In Ancient Rome Christianity was cradled in persecution and found an asylum in the catacombs. The thought of those secret services, held in a far-off time, came into my mind as I tried to imagine an underground revival service which I was about to attend at the Nantmelyn Colliery, Cwmdare, the property of the Bwllfa and Merthyr Collieries (Limited), whose managing director (Councillor Rees Llewellyn) had given me permission to descend the shaft in order to see the effects of the “revival” underground.
But what a difference today. There is no need for secrecy now. Only yesterday there might have been scoffers; to-day there are none. The very atmosphere tingles with a new emotion, and the faith which of old thrived under the persecution of Ancient Rome thrives to-day under the encouragement of all the forces of modern Wales. Scarcely three weeks ago the “Western Mail” held up the lamp of the revival, then burning steadfastly at Loughor. Today the whole of Wales is ignited. Not alone in sacred buildings and in streets that echo with the pilgrims’ hymns, but far down in the bowels of the earth, in the dark coal seams which spread abroad the commercial fame of Wales, a kindlier lamp has been kindled. Christianity calls it the greatest safety lamp that was ever invented for mortal souls.
I went down to the prayer meeting at the Nantmelyn Colliery, 450 feet below the surface, with the manager, Mr Edward Pugh, a staunch Methodist, for my guide. The workmen on the night shift had gone down half an hour earlier than the usual time so as not to interfere with the operations of the pit. Seventy yards from the bottom of the shaft, in the stables, we came to the prayer meeting. One of the workmen was reading the 6th chapter of St. Matthew to about eighty comrades. He stood erect amongst the group, reading in a dim fantastic light that danced with the swinging lamps and vanished softly into the surrounding darkness. A number of lamps were attached to a heavy post closely wedged to support the roof, and around the impressive figure the colliers grouped themselves. Some were in the characteristic stooping posture, others half reclined against the side of the road, with their lamps fastened to their pockets; others, again, stood, in the middle of the passage. Earnest men all of them; faces that bore the sears of the underground toiler; downcast eyes that seemed to be “the homes of silent prayer”; strong frames that quivered with a new emotion.
What must the thoughts of these men have been as the words of the Gospel fell on their ears in this stable transformed into a temple, with the perils of their occupation crowding around them? If the minds of men are moulded by environment, surely they could he subjected to no more impressive experience than this.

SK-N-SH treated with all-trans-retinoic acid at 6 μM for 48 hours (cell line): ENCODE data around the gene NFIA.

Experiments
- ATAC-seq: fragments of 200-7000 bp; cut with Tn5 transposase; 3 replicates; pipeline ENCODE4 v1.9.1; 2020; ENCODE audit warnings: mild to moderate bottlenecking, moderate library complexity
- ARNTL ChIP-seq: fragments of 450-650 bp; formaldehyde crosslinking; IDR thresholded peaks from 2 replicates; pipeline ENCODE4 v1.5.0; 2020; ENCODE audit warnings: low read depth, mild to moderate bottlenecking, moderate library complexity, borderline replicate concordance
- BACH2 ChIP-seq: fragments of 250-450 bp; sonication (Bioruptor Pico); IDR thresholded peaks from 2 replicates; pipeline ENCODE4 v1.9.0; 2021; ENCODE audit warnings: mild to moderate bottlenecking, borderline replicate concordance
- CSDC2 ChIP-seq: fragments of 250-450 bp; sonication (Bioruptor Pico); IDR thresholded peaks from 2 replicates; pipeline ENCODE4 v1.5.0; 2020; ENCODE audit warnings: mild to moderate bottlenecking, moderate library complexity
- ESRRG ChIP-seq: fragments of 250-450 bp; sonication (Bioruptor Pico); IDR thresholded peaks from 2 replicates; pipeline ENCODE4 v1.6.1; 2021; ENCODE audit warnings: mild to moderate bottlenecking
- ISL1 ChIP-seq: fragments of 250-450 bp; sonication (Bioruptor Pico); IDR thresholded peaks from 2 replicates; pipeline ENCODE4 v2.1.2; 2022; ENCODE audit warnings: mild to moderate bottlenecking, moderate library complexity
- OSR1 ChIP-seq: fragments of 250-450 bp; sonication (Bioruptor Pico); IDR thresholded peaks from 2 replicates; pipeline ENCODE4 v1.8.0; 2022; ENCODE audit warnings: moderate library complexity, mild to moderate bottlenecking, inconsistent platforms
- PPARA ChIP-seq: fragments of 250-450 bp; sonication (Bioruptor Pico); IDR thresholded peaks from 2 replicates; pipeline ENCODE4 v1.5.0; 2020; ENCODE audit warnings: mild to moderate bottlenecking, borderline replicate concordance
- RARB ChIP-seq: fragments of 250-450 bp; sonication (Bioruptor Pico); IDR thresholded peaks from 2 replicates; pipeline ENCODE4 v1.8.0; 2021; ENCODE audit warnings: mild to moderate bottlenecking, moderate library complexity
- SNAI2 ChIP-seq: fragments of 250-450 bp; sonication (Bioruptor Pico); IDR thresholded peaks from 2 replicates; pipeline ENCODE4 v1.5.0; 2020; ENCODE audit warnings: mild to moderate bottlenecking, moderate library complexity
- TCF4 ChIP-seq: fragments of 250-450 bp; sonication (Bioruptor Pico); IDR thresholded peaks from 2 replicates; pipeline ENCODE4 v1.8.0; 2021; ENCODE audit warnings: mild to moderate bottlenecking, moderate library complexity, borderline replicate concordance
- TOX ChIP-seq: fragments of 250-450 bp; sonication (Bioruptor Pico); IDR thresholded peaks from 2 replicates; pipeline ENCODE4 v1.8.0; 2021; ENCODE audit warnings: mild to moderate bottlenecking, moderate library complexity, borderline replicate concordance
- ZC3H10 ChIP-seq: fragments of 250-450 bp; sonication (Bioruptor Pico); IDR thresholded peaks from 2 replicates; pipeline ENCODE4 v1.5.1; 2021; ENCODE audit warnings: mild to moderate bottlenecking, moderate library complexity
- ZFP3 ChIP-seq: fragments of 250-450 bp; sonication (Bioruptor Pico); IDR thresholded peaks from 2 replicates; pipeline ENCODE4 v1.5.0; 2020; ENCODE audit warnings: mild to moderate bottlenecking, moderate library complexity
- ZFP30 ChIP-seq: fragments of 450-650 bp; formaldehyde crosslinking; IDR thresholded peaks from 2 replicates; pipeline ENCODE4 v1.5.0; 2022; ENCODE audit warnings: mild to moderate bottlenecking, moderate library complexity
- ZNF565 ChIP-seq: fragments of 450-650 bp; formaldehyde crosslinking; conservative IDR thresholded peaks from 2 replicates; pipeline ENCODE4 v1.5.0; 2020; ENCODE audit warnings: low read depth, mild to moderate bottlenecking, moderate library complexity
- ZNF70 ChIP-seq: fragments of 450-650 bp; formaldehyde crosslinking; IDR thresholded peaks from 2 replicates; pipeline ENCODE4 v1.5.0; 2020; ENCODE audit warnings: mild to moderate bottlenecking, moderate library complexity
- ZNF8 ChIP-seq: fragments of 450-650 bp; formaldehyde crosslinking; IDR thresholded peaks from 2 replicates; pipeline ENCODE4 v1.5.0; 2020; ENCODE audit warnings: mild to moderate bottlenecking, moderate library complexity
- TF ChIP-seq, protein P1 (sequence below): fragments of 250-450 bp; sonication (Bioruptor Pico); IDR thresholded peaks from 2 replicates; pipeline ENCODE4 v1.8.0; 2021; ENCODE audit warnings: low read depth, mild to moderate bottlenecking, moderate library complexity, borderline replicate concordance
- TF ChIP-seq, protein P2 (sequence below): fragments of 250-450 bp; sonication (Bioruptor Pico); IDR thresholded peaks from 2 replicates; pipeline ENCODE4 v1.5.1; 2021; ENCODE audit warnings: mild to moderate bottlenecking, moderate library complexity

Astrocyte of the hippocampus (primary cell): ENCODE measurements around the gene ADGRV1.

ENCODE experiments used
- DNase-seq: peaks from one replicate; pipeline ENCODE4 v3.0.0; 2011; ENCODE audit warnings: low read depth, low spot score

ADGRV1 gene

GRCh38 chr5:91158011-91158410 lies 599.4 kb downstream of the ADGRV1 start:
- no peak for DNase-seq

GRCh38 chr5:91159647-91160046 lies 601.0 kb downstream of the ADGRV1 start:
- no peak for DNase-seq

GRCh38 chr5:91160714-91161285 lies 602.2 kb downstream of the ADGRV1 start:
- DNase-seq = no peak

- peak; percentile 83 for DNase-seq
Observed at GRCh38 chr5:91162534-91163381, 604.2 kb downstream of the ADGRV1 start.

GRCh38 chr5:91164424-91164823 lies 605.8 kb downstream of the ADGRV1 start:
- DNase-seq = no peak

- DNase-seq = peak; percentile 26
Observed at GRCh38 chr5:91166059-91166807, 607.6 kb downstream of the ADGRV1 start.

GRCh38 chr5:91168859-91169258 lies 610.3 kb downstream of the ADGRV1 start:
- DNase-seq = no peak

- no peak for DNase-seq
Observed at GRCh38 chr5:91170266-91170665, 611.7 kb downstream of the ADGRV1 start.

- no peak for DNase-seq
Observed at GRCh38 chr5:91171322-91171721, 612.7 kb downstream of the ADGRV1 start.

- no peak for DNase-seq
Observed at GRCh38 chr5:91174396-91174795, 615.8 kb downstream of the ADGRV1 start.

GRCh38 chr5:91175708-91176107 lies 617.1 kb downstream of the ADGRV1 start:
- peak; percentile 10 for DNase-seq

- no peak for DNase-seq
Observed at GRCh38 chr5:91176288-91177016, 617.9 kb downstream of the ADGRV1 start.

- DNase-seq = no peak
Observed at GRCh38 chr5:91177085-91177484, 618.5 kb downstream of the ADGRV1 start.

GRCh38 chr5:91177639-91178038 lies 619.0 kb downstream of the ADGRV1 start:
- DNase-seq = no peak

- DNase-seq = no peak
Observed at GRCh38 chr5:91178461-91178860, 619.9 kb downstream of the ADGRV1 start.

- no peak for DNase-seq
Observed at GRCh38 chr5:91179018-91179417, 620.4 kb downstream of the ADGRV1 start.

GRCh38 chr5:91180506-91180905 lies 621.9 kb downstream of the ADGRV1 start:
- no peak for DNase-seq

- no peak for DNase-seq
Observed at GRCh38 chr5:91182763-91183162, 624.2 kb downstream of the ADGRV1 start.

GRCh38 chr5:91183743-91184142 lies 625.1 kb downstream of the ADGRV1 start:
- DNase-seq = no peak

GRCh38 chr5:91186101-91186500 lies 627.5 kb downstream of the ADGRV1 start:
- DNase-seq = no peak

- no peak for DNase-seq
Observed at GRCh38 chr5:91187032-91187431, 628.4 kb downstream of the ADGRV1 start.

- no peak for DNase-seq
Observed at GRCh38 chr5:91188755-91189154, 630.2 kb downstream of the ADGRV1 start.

Presently the reading of the Scripture stopped, and there came the familiar Welsh hymn
“Gwaith hyfryd iawn a melus yw
Molianu D’enw Di, O! Dduw,
Son am Dy gariad foreu glas,
A’r nos am wirioneddau’th ras.
The hymn must have penetrated through the whole of the workings of the colliery. It echoed along the low roofs and the narrow walls, and when the last echoes were dying away—ever so far off, it seemed—a supplicatory voice broke upon our ears. One of the colliers was speaking. “It is not enough to pray,” he said, in Welsh, “because if we do not also watch the promises which we make in our prayers will remain unfulfilled. The motto of every true Christian is ‘Watch and pray.’ Look at that ship which is leaving port. Though she be bound for some definite destination she will never arrive there unless her compass and her helm work in unison. So it is with us. It is easy to cause the roof of a chapel to fall in as the result of prayer, but of what avail is such praying without the necessary watch to walk along the right path?” The speaker went on to refer to attributes of the Christian, and, after alluding to the coldness which prevailed in certain parts of Aberdare towards the revival, he concluded: “In years to come some of us will be sorry to have unheeded the salutary counsels given at the Nantmelyn stable.” “Amens’~ punctuated the short address, and then the congregation joined in singing the tender verse:—
Dyma gyfarfod hyfryd iawn,
Myfi yn llwm a’r Iesu’n llawn;
Myfi yn dlawd, heb feddu dim,
A’r Iesu’n rhoddi pobpeth im.’
Such was the simple service of rugged men: honest, earnest, plain. It was kept up until the moment came for commencing the night’s work, ‘and not once, but many times, was God’s blessing asked for the honest and proper execution of the work. I stepped into the cage to return, followed by the haunting echoes of the hymn that pleads for a blessing
“Dan dy fendith wrth ymadael Y dymunem,
Llona’n calon a Dy gariad,
A’n geneuau a Dy glod;
Dyro i ni yn barhaus,”
From, 'The Western Mail', 1st December, 1904.
The mine is under the marker. It closed in 1957.